I use several Scripture translations to see how different scholars interpret what is considered to be the original text. The word “repent” is translated as “turn back” or “change your hearts;” the Greek word is “metanoeite.” I think these interpretations lead us to a different place than does the idea of repentance. While saying we are sorry for the things we do wrong or overlook is important, if we don’t allow the grace of mercy to change what leads us to sin in the first place, our repentance becomes rote prayer. If our so-called “transactional sin” is gossiping, we will continue to commit that sin if we don’t recognize the pride, shame, or envy that lies behind it. If we harbor bigoted thoughts, allowing those thoughts to influence our actions, and fail to recognize the fear that is the source, our sin remains. Jesus tells us, turn back to God; change what you hold deeply in your hearts by having faith in the good tidings his promise of salvation brings. Spend some time in prayer today reflecting on what causes you to act in sinful ways. Ask Jesus to help you bring about a true change of heart.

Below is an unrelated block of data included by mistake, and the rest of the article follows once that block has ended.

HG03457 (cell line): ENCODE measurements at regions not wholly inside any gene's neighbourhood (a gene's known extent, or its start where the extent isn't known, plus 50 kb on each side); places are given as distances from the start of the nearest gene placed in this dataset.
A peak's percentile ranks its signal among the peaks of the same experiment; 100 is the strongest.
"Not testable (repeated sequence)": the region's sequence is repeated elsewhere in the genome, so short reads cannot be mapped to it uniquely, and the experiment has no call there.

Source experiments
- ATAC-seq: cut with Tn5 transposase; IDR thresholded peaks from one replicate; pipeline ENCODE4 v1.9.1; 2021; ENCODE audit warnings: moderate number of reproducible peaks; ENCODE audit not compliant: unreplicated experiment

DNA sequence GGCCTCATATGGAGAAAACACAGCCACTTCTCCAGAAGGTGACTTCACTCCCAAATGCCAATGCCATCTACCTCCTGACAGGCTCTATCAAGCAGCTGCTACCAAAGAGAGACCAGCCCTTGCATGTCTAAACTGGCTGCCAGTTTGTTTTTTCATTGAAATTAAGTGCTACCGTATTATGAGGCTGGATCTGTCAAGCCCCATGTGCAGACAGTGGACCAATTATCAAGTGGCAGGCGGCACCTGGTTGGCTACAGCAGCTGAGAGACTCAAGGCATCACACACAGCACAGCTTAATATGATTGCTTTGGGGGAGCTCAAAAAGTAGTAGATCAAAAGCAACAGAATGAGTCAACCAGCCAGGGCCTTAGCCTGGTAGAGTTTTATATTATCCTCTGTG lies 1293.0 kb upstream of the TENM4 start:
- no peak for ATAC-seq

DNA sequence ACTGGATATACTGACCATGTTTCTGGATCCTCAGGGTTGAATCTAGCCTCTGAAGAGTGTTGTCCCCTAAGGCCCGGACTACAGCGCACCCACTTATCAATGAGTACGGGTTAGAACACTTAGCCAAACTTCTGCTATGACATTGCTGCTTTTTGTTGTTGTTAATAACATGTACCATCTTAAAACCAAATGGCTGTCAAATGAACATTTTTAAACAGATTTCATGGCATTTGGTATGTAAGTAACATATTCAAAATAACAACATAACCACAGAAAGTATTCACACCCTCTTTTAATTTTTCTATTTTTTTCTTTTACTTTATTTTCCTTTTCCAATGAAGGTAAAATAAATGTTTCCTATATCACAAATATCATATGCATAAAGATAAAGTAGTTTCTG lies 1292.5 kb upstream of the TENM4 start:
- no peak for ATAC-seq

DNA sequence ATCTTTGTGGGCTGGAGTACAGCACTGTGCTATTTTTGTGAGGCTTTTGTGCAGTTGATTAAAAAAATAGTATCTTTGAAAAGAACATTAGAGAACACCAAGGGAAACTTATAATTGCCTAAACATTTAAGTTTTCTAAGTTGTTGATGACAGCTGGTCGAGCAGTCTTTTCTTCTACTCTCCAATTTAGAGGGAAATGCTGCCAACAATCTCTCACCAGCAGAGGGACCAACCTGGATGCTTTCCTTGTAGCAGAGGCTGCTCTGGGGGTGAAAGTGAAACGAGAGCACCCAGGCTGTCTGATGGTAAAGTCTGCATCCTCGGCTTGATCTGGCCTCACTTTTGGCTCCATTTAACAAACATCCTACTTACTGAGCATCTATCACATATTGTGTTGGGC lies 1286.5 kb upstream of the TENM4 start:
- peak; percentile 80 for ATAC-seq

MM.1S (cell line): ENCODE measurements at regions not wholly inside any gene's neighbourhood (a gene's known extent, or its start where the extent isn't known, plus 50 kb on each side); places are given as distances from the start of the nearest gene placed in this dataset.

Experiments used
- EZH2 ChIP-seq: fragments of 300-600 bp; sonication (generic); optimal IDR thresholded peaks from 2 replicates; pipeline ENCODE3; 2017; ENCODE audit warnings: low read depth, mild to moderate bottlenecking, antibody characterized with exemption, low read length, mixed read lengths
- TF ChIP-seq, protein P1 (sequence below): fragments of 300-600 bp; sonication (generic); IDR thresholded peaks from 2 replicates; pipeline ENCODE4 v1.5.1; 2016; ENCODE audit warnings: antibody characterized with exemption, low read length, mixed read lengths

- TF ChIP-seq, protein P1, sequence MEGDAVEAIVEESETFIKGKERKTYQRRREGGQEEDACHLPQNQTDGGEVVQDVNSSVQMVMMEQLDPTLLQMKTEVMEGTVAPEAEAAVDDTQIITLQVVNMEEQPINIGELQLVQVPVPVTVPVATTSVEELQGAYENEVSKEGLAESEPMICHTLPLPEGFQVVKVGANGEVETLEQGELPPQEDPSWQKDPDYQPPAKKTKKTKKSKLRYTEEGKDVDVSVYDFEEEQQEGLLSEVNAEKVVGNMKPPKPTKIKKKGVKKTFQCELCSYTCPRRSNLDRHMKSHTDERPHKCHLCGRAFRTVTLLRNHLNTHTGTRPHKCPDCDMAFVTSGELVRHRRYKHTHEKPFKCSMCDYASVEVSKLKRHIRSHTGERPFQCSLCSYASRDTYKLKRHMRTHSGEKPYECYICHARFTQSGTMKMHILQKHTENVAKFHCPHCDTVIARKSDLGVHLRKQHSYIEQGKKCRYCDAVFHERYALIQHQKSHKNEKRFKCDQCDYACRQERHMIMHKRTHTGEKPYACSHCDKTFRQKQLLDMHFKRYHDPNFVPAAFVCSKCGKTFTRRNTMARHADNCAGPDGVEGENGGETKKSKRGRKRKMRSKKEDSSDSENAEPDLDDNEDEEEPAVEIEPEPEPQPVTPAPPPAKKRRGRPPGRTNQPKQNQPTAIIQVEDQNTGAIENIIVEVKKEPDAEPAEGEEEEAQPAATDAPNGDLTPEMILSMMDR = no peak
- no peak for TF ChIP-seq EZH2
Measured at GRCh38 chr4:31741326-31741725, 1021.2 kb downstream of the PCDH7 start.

Jan 15:  “For it was fitting that he…should make the leader to their salvation perfect through suffering.” (Heb 2:5-12)

The author of the letter to the Hebrews extols God’s wisdom in becoming one of us in order to lead us. He tells us since Jesus was tested through suffering he is able to help us when we are tested. But that only works if we accept Jesus as one of us. And if we accept Jesus in his full humanity, we also have to accept that the life he led is within our reach as well. It’s easy to keep Jesus at arm’s length when we call him God. Our greatest comfort and our greatest challenge, however, come when we are willing to call him Brother.

Jan 16:Because he was tested through what he suffered, he is able to help those who are being tested.” (Heb 2:14-18)